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Gao D.,University of Georgia | Jimenez-Lopez J.C.,High Council for Scientific Research | Iwata A.,University of Georgia | Gill N.,University of Georgia | And 2 more authors.
PLoS ONE | Year: 2012

Retrotransposons with long terminal repeats (LTRs) more than 3 kb are not frequent in most eukaryotic genomes. Rice LTR retrotransposon, Retrosat2, has LTRs greater than 3.2 kb and two open reading frames (ORF): ORF1 encodes enzymes for retrotransposition whereas no function can be assigned to ORF0 as it is not found in any other organism. A variety of experimental and in silico approaches were used to determine the origin of Retrosat2 and putative function of ORF0. Our data show that not only is Retrosat2 highly abundant in the Oryza genus, it may yet be active in rice. Homologs of Retrosat2 were identified in maize, sorghum, Arabidopsis and other plant genomes suggesting that the Retrosat2 family is of ancient origin. Several putatively cis-acting elements, some multicopy, that regulate retrotransposon replication or responsiveness to environmental factors were found in the LTRs of Retrosat2. Unlike the ORF1, the ORF0 sequences from Retrosat2 and homologs are divergent at the sequence level, 3D-structures and predicted biological functions. In contrast to other retrotransposon families, Retrosat2 and its homologs are dispersed throughout genomes and not concentrated in the specific chromosomal regions, such as centromeres. The genomic distribution of Retrosat2 homologs varies across species which likely reflects the differing evolutionary trajectories of this retrotransposon family across diverse species. © 2012 Gao et al. Source

Jimenez-Lopez J.C.,High Council for Scientific Research | Morales S.,High Council for Scientific Research | Castro A.J.,High Council for Scientific Research | Volkmann D.,University of Bonn | And 2 more authors.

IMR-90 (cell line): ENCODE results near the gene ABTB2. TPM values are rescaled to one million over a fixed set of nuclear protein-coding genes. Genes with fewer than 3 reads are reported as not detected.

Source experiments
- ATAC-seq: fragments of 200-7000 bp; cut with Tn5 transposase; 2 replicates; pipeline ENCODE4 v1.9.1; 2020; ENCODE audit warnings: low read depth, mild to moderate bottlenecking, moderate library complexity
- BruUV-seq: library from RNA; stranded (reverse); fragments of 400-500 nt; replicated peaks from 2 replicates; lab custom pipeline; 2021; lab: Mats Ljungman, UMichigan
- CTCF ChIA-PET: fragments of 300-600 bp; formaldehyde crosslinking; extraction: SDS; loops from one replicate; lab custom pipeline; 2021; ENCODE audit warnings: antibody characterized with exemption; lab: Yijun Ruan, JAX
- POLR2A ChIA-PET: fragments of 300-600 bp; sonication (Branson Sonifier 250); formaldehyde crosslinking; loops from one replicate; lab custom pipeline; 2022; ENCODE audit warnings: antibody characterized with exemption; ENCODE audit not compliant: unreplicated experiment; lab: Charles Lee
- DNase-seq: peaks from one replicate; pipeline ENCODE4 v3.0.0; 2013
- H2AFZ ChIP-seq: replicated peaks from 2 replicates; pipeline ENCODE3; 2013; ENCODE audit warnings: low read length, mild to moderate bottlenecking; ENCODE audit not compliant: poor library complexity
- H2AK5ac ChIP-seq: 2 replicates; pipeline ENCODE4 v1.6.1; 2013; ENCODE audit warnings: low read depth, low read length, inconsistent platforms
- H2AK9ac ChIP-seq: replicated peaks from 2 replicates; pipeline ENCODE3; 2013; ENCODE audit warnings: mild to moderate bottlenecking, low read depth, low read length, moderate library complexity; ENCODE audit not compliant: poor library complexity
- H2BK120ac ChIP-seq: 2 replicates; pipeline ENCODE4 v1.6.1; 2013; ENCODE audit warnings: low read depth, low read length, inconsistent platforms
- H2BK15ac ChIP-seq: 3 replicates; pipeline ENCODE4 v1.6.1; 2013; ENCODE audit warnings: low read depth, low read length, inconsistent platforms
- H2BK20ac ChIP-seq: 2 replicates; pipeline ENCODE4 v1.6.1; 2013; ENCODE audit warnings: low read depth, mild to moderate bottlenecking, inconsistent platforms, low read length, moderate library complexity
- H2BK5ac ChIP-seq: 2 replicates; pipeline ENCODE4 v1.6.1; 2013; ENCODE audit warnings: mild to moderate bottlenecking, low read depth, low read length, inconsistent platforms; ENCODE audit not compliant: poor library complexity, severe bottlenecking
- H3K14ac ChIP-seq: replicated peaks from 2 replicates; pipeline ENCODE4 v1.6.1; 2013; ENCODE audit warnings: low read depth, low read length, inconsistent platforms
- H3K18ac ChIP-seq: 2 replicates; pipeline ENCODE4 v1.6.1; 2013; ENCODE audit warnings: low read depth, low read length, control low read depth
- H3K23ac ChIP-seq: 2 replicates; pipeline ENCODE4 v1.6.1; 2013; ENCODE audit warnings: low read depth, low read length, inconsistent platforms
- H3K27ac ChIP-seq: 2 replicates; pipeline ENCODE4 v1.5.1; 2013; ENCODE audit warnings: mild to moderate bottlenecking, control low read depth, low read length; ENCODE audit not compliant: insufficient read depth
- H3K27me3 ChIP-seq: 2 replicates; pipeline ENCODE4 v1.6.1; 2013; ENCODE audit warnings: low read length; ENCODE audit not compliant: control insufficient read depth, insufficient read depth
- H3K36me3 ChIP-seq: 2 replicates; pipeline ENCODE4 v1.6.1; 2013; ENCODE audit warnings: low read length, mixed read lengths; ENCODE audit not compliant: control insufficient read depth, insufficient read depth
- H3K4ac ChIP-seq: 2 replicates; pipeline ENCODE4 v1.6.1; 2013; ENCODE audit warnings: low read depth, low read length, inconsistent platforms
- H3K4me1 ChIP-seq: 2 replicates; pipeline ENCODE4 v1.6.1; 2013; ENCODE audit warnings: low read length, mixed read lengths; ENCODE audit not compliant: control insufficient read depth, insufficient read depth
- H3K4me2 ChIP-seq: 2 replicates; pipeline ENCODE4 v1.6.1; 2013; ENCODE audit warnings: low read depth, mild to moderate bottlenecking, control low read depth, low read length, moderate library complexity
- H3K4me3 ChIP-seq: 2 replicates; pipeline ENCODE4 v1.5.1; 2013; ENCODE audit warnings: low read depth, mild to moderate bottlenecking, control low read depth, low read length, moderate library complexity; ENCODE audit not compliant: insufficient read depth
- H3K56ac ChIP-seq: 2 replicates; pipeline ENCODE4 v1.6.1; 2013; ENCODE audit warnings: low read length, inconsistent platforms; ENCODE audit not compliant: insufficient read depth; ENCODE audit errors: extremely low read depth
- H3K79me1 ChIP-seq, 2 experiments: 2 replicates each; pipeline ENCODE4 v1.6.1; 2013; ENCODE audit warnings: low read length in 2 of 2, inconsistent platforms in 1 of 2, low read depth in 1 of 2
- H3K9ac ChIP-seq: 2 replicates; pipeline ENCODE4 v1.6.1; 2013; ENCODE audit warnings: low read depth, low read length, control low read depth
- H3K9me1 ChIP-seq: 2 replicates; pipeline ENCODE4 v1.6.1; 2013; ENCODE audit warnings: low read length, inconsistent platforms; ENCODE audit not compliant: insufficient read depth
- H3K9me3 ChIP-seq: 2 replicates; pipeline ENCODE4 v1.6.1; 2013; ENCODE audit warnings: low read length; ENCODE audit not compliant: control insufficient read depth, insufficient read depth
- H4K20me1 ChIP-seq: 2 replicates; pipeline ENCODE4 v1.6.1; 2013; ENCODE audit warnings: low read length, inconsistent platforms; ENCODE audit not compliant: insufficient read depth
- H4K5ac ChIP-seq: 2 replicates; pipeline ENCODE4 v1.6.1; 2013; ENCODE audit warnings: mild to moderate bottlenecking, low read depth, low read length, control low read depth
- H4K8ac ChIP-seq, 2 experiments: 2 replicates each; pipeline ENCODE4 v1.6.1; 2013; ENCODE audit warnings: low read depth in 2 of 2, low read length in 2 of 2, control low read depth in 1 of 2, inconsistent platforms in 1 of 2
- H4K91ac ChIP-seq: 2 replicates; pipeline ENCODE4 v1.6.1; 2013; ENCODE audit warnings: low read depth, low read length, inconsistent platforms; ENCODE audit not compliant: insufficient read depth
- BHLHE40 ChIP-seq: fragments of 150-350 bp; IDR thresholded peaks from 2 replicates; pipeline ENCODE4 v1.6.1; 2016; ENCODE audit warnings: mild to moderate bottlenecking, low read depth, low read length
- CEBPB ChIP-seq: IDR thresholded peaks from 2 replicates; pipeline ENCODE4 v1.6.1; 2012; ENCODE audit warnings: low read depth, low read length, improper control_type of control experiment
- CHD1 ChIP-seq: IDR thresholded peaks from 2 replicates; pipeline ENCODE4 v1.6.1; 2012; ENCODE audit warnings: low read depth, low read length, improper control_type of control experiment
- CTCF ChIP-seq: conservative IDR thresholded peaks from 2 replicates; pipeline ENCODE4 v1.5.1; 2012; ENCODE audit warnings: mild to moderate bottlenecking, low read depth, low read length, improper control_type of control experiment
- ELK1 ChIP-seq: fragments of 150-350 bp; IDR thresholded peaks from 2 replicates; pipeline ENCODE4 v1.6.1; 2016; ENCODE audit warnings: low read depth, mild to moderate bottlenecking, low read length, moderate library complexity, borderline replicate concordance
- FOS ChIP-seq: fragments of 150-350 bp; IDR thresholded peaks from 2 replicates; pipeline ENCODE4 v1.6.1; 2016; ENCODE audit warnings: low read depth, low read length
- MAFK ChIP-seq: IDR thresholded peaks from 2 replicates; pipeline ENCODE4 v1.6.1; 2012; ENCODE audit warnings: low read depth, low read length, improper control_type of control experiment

PLoS ONE | Year: 2012

Profilin, a multigene family involved in actin dynamics, is a multiple partners-interacting protein, as regard of the presence of at least of three binding domains encompassing actin, phosphoinositide lipids, and poly-L-proline interacting patches. In addition, pollen profilins are important allergens in several species like Olea europaea L. (Ole e 2), Betula pendula (Bet v 2), Phleum pratense (Phl p 12), Zea mays (Zea m 12) and Corylus avellana (Cor a 2). In spite of the biological and clinical importance of these molecules, variability in pollen profilin sequences has been poorly pointed out up until now. In this work, a relatively high number of pollen profilin sequences have been cloned, with the aim of carrying out an extensive characterization of their polymorphism among 24 olive cultivars and the above mentioned plant species. Our results indicate a high level of variability in the sequences analyzed. Quantitative intra-specific/varietal polymorphism was higher in comparison to inter-specific/cultivars comparisons. Multi-optional posttranslational modifications, e.g. phosphorylation sites, physicochemical properties, and partners-interacting functional residues have been shown to be affected by profilin polymorphism. As a result of this variability, profilins yielded a clear taxonomic separation between the five plant species. Profilin family multifunctionality might be inferred by natural variation through profilin isovariants generated among olive germplasm, as a result of polymorphism. The high variability might result in both differential profilin properties and differences in the regulation of the interaction with natural partners, affecting the mechanisms underlying the transmission of signals throughout signaling pathways in response to different stress environments. Moreover, elucidating the effect of profilin polymorphism in adaptive responses like actin dynamics, and cellular behavior, represents an exciting research goal for the future. © 2012 Jimenez-Lopez et al. Source

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